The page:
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Edit: New video



Old news and old sourcecode!
Old picture, yet gives a good overview of the hardware.

Newer picture with the on off switch, midi connector and jumper settings for midi/sid mode selection.




This is an atmega microprocessor emulating a SID soundchip. (found in old c64 homecomputers) I used a library for the emulation and I wrote my own link protocol. The calculator shifts out the data and the arduino code processes it. This thing works with everything with two free GPIO pins. The link protocol is pretty simple to implement. I designed it with the TI84+ in mind, but you can hook it up to any calc with a bidirectional open-drain linkport. I programmed the link protocol in AXE.


Code:
.send
lbl s
0->port
pause 1
for(b,0,7
if r1^2
3->port
else
2->port
end
pause 1
0->port
pause 1
r1/2->r1


And this is the code running on the arduino:
(note: get the lib as well http://code.google.com/p/sid-arduino-lib/ )
I removed the midi functionality for now, but it will be back soon.

Faster optimized code for the arduino:

Code:
#include <SID.h>

// MACROs
#define PIN2H (PIND & 0B00000100)
#define PIN3L !(PIND & 0B00001000)

#define CLR(x,y) (x&=(~(1<<y)))
#define SET(x,y) (x|=(1<<y))

SID mySid;

void setup()
{
  pinMode(2,INPUT);
  pinMode(3,INPUT);
  mySid.begin();
}

int n=0;
int timer=0;
int count=0;
int dcount=0;
byte get=B00000000;
int addrval[3] = {0,0,0};


    #define CHANNEL1  0
    #define CHANNEL2  7
    #define CHANNEL3  14


void loop()
{
  do{
    do
    {
      if (PIN3L)
      {
        if (PIN2H)
        {
          CLR(get,count);
        }
        else
        {
          SET(get,count);
        }
        count++;
       
        while(PIN3L)
        {
        timer++;
          if (timer==500){
            n=count=0;
            break;
          }
        }
        timer=0;
      }
    }while(count!=8);
    addrval[n]=get;
    n++;
    count=0;
  }while(n!=2);

  mySid.set_register(addrval[0], addrval[1]);
  n=0;
}


Hardware:
The tip of the 2,5mm plug is connected to arduino pin 2 (DIP pin 4) and the ring is connected to arduino pin 3 (DIP pin 5.) Remember that the pinout of the arduino is not the same as the microcontroller. Check the pinouts before you build this.
Pin 9 (DIP pin 15) is the audio output.
Isn't this a duplicate of your old topic? Or am I thinking of the UARTunes project for the Prizm? At any rate, this seems like a cool project. Do you have any better or more extensive sound samples? How many bytes per minute is the music? How many channels does this support? You specified that it requires a bidirectional open-collector linkport; why? Is the protocol like the TI linking protocol, in that to acknowledge a state change on one line, the peer pulls the other line low?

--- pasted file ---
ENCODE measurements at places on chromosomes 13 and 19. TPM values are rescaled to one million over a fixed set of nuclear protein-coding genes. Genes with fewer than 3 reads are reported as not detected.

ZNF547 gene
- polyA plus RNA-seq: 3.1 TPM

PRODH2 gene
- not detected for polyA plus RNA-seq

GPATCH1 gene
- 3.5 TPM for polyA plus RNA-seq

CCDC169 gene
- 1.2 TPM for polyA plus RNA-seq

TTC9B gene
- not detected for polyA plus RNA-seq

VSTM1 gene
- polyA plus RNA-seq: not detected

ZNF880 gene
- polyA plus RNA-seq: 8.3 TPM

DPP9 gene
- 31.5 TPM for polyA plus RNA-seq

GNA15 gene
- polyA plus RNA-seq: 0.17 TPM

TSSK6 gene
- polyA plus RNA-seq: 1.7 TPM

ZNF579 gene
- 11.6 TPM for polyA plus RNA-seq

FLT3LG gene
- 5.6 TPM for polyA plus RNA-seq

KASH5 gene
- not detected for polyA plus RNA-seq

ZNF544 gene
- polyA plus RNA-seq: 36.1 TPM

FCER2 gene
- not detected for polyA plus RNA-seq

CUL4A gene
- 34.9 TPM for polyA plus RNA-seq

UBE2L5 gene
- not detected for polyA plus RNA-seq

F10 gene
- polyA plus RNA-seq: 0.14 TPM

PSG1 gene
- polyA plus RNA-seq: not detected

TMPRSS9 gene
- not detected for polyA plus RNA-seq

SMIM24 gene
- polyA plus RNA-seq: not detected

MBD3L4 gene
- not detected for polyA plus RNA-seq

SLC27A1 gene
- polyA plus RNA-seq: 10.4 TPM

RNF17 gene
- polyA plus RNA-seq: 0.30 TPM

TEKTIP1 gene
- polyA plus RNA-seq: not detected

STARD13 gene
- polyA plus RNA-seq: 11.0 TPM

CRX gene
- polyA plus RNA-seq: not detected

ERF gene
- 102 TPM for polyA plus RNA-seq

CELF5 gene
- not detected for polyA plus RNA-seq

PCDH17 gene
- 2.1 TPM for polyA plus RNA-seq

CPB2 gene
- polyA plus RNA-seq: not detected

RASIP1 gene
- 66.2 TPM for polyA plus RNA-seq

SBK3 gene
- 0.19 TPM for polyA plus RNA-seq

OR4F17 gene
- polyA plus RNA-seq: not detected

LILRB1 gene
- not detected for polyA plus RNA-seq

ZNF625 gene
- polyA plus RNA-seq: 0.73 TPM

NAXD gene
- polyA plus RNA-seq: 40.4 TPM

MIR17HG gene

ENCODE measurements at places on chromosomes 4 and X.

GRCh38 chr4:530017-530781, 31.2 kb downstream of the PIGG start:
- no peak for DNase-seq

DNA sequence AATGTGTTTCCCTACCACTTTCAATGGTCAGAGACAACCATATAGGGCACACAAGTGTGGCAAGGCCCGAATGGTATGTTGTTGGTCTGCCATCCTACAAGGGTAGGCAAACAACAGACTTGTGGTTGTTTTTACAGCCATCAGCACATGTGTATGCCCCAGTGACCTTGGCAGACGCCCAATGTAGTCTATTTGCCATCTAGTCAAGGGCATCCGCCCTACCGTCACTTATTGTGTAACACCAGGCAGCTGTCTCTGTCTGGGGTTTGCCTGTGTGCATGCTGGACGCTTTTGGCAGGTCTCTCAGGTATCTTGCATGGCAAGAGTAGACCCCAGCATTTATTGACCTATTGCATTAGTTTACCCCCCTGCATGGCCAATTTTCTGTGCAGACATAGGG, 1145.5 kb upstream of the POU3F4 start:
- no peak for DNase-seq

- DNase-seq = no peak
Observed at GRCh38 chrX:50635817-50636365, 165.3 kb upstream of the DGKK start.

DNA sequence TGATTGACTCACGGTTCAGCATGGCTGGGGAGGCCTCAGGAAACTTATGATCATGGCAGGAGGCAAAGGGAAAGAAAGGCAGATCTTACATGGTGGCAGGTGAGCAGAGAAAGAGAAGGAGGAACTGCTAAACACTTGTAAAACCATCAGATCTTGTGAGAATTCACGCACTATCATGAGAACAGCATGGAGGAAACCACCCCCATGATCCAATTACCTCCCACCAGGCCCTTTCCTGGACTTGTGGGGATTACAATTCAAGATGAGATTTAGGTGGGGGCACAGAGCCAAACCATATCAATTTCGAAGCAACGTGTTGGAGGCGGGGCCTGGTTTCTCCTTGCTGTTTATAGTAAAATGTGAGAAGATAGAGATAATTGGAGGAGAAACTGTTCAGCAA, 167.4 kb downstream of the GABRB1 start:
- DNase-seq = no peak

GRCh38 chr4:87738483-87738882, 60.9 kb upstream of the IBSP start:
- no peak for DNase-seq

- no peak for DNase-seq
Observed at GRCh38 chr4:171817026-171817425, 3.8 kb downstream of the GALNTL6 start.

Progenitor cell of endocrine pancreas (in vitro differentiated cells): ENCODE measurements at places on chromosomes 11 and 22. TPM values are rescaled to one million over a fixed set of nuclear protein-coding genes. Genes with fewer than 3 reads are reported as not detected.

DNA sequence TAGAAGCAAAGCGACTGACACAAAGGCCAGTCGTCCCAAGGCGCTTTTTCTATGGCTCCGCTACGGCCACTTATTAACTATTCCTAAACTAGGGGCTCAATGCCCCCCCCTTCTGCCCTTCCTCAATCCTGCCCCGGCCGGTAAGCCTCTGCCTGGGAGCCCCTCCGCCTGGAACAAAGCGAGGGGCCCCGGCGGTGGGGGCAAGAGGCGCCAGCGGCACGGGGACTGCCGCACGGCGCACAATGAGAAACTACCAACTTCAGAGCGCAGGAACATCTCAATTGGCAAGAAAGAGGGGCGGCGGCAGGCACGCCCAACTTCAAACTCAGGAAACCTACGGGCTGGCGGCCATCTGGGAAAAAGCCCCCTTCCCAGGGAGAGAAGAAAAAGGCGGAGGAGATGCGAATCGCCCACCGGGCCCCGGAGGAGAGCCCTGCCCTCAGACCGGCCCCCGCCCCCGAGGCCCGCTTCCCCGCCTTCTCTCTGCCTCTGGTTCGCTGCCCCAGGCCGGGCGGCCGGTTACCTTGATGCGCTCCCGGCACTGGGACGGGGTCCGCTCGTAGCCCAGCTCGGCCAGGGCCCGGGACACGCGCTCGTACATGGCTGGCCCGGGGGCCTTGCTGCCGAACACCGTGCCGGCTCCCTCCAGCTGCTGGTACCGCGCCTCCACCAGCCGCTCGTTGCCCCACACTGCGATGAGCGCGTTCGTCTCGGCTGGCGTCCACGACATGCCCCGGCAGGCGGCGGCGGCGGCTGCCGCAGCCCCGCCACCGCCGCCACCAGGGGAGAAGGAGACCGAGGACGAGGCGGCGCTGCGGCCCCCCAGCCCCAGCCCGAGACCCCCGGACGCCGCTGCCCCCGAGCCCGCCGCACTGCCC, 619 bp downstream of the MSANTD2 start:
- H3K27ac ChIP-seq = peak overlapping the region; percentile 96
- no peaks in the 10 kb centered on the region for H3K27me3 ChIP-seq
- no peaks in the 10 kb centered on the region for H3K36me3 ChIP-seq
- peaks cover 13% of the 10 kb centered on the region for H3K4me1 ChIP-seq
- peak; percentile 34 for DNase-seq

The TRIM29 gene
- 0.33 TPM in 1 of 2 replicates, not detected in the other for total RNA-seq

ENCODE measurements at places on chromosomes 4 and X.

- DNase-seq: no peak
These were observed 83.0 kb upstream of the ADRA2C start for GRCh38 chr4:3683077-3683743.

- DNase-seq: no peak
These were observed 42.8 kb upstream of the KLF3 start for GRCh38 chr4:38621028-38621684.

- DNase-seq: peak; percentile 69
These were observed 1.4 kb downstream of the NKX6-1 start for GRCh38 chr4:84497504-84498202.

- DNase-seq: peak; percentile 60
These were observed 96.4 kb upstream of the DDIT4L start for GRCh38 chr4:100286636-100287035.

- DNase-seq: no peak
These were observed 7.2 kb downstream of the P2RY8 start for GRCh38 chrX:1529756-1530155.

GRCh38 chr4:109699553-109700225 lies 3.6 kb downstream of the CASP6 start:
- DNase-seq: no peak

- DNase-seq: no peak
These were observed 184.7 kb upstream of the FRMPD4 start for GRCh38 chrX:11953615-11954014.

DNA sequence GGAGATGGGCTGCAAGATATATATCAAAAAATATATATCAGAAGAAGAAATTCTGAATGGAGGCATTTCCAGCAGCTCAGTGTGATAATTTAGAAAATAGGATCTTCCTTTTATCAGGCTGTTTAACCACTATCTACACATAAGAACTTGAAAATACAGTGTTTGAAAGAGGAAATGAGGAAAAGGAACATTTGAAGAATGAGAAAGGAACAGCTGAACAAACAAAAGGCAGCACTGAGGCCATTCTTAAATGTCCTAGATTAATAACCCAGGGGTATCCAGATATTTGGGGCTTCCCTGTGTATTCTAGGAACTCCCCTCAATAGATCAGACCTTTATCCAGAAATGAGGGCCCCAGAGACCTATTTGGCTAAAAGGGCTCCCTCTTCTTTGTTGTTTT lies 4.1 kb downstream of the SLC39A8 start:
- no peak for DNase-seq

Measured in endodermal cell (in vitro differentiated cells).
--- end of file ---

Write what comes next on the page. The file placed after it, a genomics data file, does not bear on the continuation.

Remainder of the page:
I made a digital to analog converter before Smile
The project in its current state has no need for bi-directional linkport, but I want to add the I/O functionality of the TI-nterface to it.
This looks great, Iím going to have to sharpen my soldering skills and really buckle down and build stuff instead of having my friend build stuff lol
I will post some music samples when I have a half decent music player.
I'd assume, since it is emulating the SID, It would have 3 channels monophonic.

KermMartian wrote:
Isn't this a duplicate of your old topic? Or am I thinking of the UARTunes project for the Prizm? At any rate, this seems like a cool project. Do you have any better or more extensive sound samples? How many bytes per minute is the music? How many channels does this support? You specified that it requires a bidirectional open-collector linkport; why? Is the protocol like the TI linking protocol, in that to acknowledge a state change on one line, the peer pulls the other line low?
These are the registers of the SID. By writing to them you can alter the sound.
I want to add "hardware" pitch bending with different modes such as LFO, portamento and sweep. The sound processor will also have a lookuptable with musical notes' pitch values. If you write to one of the three dedicated "musical note" registers it will relay it to the freq-hi and lo registers and it will turn on the gate of the channel. This saves a lot of memory and time on the calculator side!

Example:
Calculator sends a NOTE ON normally:

Code:
00 ff - write ff (0-255) to register 00 (Freq Lo)
01 ff - write ff (0-255) to register 01 (Freq Hi)
04 17 - write TRIANGLE|GATE_ON to register 04 (Conrol reg)

That's 6 bytes!

Calculator sends a NOTE ON with this new feature:

Code:
1D nn - write nn(0-255) to register 29

That's only two bytes!
Creating "shortcut"-style commands is definitely a good idea to save space. I'm going to play around with the PWM in the TI CC430 processor that Tari, geekboy, and I are thinking of using for our wireless CALCnet adapter to see if I can make a MOD tracker; that sort of compression trick would be very handy.

Code:

switch(addrval[0]){
        case 29: {
                   mySid.set_register(0,note[addrval[1]]%256);
                   mySid.set_register(1,note[addrval[1]]/256);